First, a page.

Pyramid Peak P2K SPS / OGUL / PYNSP / WSC

Sun, Aug 28, 1994
  Etymology Story Maps: 1 2 Profile
later climbed Mon, Mar 15, 2004

Continued...

The next morning we woke up to cold temperatures and clear skies at our camp at Lake Aloha. Both Eric and Mike were in favor of hiking out in the morning and driving home, having been worn out the day before. After pleading to reconsider, I finally gained the compromise that I could have three hours to go climb Pyramid Peak while they hung out at camp. Though I would have rather had most of the day to explore the region further (after all, didn't we just get here yesterday at noon?), I was going to take what I could get.

I followed the PCT southeast for about a mile until I could skirt around its eastern shore. Though the water level was quite low (PG&E lowers it in late summer and it looks more like a bunch of connected pools rather than a single large lake) I could not find a way to get across it without going all the way around the spillway. Once around the lake I headed southeast then west up the East Face of Pyramid Peak. The lower half is fun enough over good granite, but the upper part is trying boulder/talus climb. A couple hours after heading out I was on the South Ridge, just below the summit. An easy hike to the top finished the climb.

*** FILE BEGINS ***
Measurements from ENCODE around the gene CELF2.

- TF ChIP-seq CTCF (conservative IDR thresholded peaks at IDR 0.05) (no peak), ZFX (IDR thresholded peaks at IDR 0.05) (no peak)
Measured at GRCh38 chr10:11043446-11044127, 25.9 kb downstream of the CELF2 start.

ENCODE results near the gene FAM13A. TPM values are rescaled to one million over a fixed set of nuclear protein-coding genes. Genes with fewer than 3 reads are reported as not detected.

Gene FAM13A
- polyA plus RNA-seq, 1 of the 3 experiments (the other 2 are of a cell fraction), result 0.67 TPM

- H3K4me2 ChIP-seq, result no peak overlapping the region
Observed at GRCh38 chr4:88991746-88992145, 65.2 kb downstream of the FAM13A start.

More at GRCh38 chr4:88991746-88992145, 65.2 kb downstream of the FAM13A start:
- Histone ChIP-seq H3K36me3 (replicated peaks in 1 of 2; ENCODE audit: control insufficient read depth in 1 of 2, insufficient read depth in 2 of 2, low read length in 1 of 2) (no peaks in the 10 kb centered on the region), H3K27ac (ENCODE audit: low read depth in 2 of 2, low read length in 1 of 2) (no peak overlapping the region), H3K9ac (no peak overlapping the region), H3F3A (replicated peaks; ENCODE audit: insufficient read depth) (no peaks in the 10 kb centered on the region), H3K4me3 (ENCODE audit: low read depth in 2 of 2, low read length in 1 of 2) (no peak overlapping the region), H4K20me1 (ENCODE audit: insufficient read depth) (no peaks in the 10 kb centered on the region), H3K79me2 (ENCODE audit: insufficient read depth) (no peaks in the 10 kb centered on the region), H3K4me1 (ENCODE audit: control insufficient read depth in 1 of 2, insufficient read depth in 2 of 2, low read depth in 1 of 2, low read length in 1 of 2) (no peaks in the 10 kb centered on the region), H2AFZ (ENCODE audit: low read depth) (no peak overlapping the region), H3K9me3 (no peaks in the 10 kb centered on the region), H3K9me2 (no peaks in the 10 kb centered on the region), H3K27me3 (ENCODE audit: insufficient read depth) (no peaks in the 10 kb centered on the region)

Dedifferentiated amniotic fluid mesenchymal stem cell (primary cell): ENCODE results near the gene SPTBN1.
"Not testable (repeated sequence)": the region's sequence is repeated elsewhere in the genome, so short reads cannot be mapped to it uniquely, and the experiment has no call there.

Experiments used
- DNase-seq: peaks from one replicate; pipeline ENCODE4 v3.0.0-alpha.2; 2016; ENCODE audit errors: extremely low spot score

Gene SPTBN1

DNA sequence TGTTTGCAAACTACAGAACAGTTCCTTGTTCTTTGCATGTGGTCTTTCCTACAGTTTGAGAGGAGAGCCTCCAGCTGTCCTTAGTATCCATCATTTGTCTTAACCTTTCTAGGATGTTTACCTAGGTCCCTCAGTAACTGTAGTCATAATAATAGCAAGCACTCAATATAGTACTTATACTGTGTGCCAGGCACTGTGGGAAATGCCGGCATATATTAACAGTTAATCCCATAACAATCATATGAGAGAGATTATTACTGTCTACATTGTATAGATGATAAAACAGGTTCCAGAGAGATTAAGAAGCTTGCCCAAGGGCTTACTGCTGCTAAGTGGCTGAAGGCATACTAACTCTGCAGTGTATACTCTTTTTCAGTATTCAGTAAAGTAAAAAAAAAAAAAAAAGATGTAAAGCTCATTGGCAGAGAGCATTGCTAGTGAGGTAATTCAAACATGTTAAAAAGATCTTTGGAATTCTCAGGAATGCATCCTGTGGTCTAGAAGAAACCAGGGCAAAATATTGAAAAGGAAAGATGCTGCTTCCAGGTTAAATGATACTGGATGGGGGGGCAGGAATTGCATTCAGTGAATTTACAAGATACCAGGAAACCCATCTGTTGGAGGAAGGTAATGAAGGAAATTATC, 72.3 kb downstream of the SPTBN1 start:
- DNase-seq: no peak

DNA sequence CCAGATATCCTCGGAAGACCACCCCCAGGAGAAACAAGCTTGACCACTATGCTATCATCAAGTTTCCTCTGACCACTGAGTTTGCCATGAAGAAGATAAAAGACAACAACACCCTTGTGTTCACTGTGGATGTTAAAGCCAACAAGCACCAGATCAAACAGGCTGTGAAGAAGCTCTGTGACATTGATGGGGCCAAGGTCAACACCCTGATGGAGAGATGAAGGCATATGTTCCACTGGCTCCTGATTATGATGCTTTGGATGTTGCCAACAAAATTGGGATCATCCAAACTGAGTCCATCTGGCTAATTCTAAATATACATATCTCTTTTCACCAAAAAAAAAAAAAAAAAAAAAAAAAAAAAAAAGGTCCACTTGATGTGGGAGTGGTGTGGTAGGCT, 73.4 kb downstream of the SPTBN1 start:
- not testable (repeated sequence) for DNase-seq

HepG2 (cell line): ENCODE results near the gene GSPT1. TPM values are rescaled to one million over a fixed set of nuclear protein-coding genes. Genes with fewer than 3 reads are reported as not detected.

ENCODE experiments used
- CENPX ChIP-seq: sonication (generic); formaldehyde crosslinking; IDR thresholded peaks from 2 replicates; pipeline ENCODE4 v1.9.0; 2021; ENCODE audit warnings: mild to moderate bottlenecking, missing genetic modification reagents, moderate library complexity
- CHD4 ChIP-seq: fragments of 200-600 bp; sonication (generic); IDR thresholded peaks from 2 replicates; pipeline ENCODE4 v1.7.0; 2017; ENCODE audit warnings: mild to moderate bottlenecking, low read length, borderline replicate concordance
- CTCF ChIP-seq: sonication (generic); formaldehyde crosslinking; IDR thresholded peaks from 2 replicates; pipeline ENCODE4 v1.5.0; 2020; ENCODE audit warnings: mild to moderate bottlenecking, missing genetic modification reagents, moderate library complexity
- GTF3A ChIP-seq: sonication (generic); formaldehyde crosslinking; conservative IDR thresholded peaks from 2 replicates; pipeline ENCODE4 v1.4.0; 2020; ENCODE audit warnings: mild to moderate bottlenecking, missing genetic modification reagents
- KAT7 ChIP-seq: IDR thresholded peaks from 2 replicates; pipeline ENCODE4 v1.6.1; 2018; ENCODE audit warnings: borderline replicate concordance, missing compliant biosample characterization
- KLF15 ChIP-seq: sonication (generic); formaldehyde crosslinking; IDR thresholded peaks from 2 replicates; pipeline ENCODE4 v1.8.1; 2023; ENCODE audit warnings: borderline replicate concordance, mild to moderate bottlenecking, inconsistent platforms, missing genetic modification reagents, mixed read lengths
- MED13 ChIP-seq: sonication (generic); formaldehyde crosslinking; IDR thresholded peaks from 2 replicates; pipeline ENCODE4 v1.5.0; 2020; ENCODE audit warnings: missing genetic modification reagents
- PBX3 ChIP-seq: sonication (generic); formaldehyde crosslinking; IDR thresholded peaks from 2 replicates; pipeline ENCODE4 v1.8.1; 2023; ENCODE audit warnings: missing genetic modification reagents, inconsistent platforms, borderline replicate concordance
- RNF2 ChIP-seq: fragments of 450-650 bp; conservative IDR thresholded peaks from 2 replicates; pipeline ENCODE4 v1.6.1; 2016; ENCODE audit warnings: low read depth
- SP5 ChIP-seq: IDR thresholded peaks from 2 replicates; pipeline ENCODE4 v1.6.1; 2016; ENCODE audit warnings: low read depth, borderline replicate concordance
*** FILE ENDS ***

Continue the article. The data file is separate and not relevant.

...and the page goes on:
At the summit I was surprised to see a bivy site built nearby, complete with a rock windscreen that looked like it took some time to construct. The register was nothing but a tin can full of business cards and loose sheets of paper, hundreds of signatures going back only a year or two. This was one popular summit. In disgust at the condition of the register, I burned the entire contents, an act that I am not proud of years later, and have regretted ever since. Oh well. If you had added your card in the hopes it might be preserved at Bancroft Library someday - I'm sorry. The summit itself is the highest in Desolation Wilderness, but only by a few feet. It commands great views from Lake Tahoe in the north to Carson Pass, Round Top, and beyond to the south, many indistinct peaks I could not recognize.

On the descent I followed the North Ridge down until I reached the first small saddle, then dropped down onto the East Face. I got lost a bit navigating back around the lake and ended up further east than I intended before realizing my mistake and correcting it. I made it back to camp about an hour later for a roughly three hour roundtrip. The three of us packed up our gear and headed back out, the end of a rather quick visit to the area.


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